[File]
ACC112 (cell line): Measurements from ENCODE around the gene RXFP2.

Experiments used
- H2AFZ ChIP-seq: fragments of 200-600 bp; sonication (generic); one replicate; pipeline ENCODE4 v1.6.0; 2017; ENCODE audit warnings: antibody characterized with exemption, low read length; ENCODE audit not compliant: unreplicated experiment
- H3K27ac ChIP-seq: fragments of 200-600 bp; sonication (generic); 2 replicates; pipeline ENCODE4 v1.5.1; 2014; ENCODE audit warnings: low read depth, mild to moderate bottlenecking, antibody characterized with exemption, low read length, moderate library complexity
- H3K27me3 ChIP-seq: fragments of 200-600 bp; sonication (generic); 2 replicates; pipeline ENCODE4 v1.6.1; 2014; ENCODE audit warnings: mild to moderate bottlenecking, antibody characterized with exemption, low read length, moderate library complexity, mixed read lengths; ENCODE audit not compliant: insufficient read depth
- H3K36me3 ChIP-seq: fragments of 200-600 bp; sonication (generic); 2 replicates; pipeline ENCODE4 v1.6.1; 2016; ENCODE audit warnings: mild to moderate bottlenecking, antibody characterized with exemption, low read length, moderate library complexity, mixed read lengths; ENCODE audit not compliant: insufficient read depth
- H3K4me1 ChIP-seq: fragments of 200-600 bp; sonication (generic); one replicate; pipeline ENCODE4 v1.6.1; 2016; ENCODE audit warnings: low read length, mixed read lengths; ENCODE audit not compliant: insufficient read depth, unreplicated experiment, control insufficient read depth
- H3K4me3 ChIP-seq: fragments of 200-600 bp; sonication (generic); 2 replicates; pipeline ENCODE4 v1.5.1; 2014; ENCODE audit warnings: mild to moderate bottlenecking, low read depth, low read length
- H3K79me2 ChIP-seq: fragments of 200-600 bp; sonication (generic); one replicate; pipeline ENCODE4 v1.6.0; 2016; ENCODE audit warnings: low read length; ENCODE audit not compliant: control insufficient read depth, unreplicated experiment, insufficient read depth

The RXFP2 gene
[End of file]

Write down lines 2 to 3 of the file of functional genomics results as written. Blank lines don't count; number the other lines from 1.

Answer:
Experiments used
- H2AFZ ChIP-seq: fragments of 200-600 bp; sonication (generic); one replicate; pipeline ENCODE4 v1.6.0; 2017; ENCODE audit warnings: antibody characterized with exemption, low read length; ENCODE audit not compliant: unreplicated experiment